The Review understands that there is some concern that the current VCAL structure is too complex (for example, the relationship between different strands and levels) and that there is a lack of rigour in relation to assessment and curriculum content, particularly within the Literacy and Numeracy Skills Strand, and reporting of VCAL achievement.


How could we make VCAL less complex to understand for students, families, teachers and schools?

What improvements could be made to improve the quality and rigour of curriculum and assessment in VCAL and VET delivered to school students?

The Review has heard that there are a number of design issues relating to VCAL, including the overall Victorian senior secondary certificate framework and the relationship between VCAL and VCE. Feedback suggests that there is a desire for more flexibility and permeability between the VCE and VCAL.


What are the relative benefits and risks of maintaining the dual-certificate framework (i.e. VCAL and VCE) or moving to a single-certificate framework (with both academic and vocational pathways)?

If there was a single-certificate framework, how could a strengthened vocational pathway be described and designed?


The Review has heard that VCAL plays an important role in providing pathways for students with special needs or in special settings, and students reengaging with education. Initial feedback from stakeholders involved with these student cohorts is generally positive about VCAL and the opportunity it provides students to continue with secondary school education.


How do we ensure that VCAL and VET delivered to school students continue to meet the needs of all students who want to study in an applied stream?


The Review understands that there are range of challenges impacting the delivery of vocational and applied learning, including difficulty accessing VET in rural and regional areas, and the cost of delivery and associated administrative burden relating to VCAL and VET.


Infrastructure, funding and administrative burden are raised as the key barriers to delivering vocational and applied learning. What specific supports would help schools to address these barriers?

What could we do to support all secondary school students, including in rural and regional areas, to have access to high-quality applied options?

During initial consultations, the Review heard that workforce challenges are also a barrier to delivering high-quality vocational and applied learning. These challenges include difficulty attracting and retaining high-quality vocational and applied learning teachers and trainers, capability gaps for existing applied learning teachers and limited opportunities for professional development.


What reforms would encourage high-quality teachers and trainers with the right skills and experience to deliver applied learning in secondary school?

What supports should we offer new and existing teachers and trainers to ensure they are qualified in best practice applied learning practices and feel prepared to deliver high-quality applied learning?


Feedback suggests that the lack of a clear objective and some design features of VCAL, VET delivered to school students, and SBATs are leading to differing views regarding what a ‘successful’ student outcome is. For example, is it a successful VCAL outcome if a student exits school early but successfully transitions into a full-time apprenticeship? Or is it a more desirable outcome for that student to complete their senior secondary certificate before transitioning into post-school education and training or work?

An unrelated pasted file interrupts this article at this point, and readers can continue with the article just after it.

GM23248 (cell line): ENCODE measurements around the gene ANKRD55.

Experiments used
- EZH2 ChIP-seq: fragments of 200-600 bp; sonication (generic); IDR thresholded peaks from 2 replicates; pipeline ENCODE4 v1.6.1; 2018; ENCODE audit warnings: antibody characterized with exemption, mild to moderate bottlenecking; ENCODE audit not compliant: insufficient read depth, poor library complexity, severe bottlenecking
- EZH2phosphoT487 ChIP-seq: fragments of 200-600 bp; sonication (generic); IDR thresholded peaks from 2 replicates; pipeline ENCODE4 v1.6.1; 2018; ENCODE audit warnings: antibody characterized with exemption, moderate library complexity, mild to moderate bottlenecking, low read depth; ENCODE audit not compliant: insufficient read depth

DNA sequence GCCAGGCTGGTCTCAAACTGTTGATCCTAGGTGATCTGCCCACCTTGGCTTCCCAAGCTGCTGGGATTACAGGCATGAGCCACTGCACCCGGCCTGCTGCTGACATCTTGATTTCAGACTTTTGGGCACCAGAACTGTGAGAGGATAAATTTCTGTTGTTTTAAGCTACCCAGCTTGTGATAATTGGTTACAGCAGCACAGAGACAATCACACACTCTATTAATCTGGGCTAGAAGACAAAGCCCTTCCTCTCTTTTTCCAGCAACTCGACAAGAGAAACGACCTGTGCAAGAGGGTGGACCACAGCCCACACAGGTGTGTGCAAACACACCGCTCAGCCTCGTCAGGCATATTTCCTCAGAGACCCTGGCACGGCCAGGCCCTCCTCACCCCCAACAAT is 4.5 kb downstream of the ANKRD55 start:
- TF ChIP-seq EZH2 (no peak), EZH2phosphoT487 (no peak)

The current design of vocational and applied pathways also limits what outcome measures are available. In contrast to VCE, which focuses on achievement of study scores, much of the focus of VCAL student outcomes relates to completion rates. Some post-school destination data are also collected and monitored to help the system understand the outcomes for vocational and applied learners. However, post-school destination data are often not reported alongside completion rates.

The Review understands that further granularity of senior secondary student data could support schools and the system to measure success for vocational and applied learners and drive accountability for outcomes.


What is a successful outcome for VCAL students, VET delivered to school students and SBAT students?

What additional data should schools and the system collect/be provided with in relation to students undertaking vocational and applied learning?


Feedback suggests that the separation of the VCE and VCAL has led to VCAL being seen as the inferior senior secondary certificate, or as some stakeholders have phrased it, ‘not the VCE’.

The Review understands that for public confidence to improve, the design and delivery challenges outlined above need to be highlighted and addressed. It will not be enough to simply rebrand VCAL.

In consultations to date, the Review heard many examples of the benefits and career opportunities associated with vocational and applied learning. More could be done to improve public awareness and understanding of these benefits.


What reforms and actions would improve your perceptions, and public perceptions more generally, of vocational and applied learning pathways?

What could the system do to support students, families, employers and tertiary institutions to value and understand the benefits of vocational and applied learning pathways?